Using jQuery in ASP.NET applications – part 1 Web Forms

After the previous post (Why using jQuery for AJAX calls before the Ajax Control Toolkit)we going to see in this post how you can set up a Web Forms project and how you can easily can create Ajax calls to your code behind.

Setting up the project

Open Visual Studio and create a new ASP.NET Web Application.

Enter a name and a location and click the OK button. Visual Studio will now create a standard Web Forms application. In this example I’m using the .Net 4.0 framework although older versions will work as well (up to 2.0).

When our project is created it will look like this:

As demo we’ll create a simple application that allows the user to add a book to his wish list. The user has to fill his favorite book title. After pressing add we’ll show the added book in a list underneath. The user can add as many book titles as he wishes. Let’s start with updating the Default.aspx page with some text and a textbox where the user can add the book title. Under this textbox we place a button to add the title to the list and the list itself. As you can see this is a VERY simple application where the emphasis lies on the creation of the Ajax call, not the application itself.

<%@ Page Title="Home Page" Language="C#" MasterPageFile="~/Site.master" AutoEventWireup="true"
    CodeBehind="Default.aspx.cs" Inherits="Demo._Default" ClientIDMode="Static"  %>

<asp:Content ID="HeaderContent" runat="server" ContentPlaceHolderID="HeadContent">

</asp:Content>
<asp:Content ID="BodyContent" runat="server" ContentPlaceHolderID="MainContent">
  <h2>
        Welcome to ASP.NET!
    </h2>
    <p>
        Enter your book title for your wish list
    </p>
    <asp:TextBox runat="server" ID="txtBookTitle" Width="200"></asp:TextBox>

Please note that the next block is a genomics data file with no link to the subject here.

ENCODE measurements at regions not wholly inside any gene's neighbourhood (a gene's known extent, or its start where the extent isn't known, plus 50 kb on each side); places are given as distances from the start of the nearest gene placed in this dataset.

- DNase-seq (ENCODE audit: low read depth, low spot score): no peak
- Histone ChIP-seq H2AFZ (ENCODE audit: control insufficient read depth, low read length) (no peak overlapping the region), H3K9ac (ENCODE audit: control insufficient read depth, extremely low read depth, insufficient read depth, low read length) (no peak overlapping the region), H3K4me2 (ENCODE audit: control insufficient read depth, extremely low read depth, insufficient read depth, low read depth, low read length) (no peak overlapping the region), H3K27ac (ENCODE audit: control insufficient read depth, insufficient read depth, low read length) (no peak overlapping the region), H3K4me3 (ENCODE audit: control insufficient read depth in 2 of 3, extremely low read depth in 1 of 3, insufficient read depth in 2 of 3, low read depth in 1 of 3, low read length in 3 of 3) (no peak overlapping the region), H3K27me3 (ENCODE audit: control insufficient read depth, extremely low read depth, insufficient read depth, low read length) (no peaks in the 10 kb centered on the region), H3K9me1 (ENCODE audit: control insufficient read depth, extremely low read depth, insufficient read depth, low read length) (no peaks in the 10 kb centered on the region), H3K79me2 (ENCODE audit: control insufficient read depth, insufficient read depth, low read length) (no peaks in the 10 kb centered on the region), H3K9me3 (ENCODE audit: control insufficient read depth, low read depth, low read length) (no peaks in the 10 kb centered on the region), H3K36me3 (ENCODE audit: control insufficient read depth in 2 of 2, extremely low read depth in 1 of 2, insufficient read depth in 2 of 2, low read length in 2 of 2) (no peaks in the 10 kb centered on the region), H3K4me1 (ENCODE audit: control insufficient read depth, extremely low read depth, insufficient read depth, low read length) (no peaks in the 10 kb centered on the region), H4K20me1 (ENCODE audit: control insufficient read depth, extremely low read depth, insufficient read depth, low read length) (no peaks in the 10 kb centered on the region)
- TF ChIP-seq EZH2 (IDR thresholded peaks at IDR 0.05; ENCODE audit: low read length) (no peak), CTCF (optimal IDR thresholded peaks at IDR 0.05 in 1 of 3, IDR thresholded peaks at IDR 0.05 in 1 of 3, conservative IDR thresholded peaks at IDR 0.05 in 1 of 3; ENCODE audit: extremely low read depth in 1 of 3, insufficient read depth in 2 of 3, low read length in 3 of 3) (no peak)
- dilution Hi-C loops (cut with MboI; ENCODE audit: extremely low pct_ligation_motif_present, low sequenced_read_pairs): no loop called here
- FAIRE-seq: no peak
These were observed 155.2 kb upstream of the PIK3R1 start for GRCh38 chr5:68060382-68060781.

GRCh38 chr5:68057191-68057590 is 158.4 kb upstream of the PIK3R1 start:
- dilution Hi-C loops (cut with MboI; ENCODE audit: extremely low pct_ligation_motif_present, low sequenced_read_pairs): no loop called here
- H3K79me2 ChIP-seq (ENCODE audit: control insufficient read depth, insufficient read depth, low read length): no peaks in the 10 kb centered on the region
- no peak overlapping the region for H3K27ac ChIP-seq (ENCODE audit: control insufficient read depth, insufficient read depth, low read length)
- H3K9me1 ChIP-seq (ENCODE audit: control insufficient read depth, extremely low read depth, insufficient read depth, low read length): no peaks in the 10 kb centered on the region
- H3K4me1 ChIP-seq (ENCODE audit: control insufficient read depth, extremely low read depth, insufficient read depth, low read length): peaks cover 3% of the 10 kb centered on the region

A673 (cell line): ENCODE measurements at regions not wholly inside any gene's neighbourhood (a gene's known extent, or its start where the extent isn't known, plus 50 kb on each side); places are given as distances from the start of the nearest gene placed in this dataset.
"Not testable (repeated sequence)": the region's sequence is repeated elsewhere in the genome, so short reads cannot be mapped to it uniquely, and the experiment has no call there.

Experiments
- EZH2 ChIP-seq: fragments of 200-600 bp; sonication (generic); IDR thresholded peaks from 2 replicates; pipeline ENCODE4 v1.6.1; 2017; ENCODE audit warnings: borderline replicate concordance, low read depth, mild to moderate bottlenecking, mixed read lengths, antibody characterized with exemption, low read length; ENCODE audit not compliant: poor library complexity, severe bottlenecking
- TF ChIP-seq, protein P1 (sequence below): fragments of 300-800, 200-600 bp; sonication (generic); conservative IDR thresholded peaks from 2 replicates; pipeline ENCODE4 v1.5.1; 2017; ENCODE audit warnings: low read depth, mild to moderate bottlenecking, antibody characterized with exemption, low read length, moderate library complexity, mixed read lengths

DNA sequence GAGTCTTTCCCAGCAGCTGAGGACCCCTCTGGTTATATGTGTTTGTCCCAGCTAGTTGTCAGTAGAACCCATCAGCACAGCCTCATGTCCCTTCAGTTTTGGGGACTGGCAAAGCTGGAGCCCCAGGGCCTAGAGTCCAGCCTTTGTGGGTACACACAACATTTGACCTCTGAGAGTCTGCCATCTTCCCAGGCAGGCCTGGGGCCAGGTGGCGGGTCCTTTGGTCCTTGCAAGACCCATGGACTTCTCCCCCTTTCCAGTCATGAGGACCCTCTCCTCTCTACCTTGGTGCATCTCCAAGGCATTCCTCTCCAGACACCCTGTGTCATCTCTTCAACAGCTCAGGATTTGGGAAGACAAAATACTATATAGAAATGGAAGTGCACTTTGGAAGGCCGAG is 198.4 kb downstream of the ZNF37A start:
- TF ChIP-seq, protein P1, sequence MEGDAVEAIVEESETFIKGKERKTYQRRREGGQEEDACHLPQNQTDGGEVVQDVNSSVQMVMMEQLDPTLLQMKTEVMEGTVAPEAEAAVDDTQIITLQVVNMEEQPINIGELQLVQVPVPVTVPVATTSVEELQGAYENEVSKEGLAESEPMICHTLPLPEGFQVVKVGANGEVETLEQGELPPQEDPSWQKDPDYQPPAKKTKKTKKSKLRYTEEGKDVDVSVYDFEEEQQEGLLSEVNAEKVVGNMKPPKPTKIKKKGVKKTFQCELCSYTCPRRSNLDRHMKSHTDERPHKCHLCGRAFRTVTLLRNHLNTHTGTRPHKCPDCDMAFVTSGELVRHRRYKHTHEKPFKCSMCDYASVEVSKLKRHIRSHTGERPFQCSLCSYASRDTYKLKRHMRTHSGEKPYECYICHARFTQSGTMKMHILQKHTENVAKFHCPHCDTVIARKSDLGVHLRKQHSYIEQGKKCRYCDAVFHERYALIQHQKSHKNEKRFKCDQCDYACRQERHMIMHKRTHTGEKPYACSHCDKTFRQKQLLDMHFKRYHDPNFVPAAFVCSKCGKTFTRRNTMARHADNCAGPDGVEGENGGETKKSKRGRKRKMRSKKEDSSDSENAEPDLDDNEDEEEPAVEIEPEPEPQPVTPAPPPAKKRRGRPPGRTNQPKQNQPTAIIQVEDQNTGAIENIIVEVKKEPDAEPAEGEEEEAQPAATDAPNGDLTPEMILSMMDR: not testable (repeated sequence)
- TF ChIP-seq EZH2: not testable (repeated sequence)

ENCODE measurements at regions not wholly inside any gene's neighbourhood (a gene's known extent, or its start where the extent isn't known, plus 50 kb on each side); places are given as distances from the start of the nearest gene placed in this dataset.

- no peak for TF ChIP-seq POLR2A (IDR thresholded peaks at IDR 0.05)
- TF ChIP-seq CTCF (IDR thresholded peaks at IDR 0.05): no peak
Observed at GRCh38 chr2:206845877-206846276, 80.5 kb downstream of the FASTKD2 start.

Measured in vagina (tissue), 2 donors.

<asp:Button runat="server" ID="btnAddBookTitle" Text="Add book title" /><br/>
    <asp:ListBox runat="server" ID="lstBookTitles"></asp:ListBox>

</asp:Content>

One side note: I declared the ClientIDMode Static in the page directive. This will be necessary to implement the jQuery with the same id’s we have given the controls in the aspx page. More info on this blog post of Scot Guthrie.

Our fabulous application now should look like the image below.

Add our business object

In our application we are going to use a class to store our book title information in. In the root of the application add a class. Name this class Book and add the following properties so our class looks like this:

using System;
using System.Collections.Generic;
using System.Linq;
using System.Web;

namespace Demo
{
    public class Book
    {
        public long BooktitleId { get; set; }
        public string BookTitle { get; set; }
    }
}

Reference and create javascript files

In the solution explorer right click on the Scripts folder and choose Add => New item. In the window that appears select a JScript file, name it Default.aspx.js and click ok. Open up our Default.aspx page and add following lines in the HeaderContent block:

<asp:Content ID="HeaderContent" runat="server" ContentPlaceHolderID="HeadContent">
    <script src="Scripts/jquery-1.4.1.min.js" type="text/javascript"></script>
    <script src="Scripts/Default.aspx.js" type="text/javascript"></script>
</asp:Content>

This will add the jQuery library and our own created javascript file to the project.

Now we’re ready to start coding.

Create Web Method

To access our code behind file from javascript we have to add a WebMethod. Open up the Default.aspx.cs code file and create the following method:

        public static long AddBook(string bookTitle)
        {

        }

Above these method we can add an annotation to tell the framework we want to access this method directly. Therefor we need the System.Web.Services namespace. Add this namespace in our using declarations:

using System.Web.Services;

Above the method Add Book add [WebMethod(EnableSession = true)]

        [WebMethod(EnableSession = true)]
        public static long AddBook(string bookTitle)
        {

        }

Now we can create the method body. It’s not that much work, we’re going to store the added book titles in a session object.

        [WebMethod(EnableSession = true)]
        public static long AddBook(string bookTitle)
        {
            List<Book> books;
            if (HttpContext.Current.Session[sessionName] != null)
            {
                books = HttpContext.Current.Session[sessionName] as List<Book>;
                if (books == null)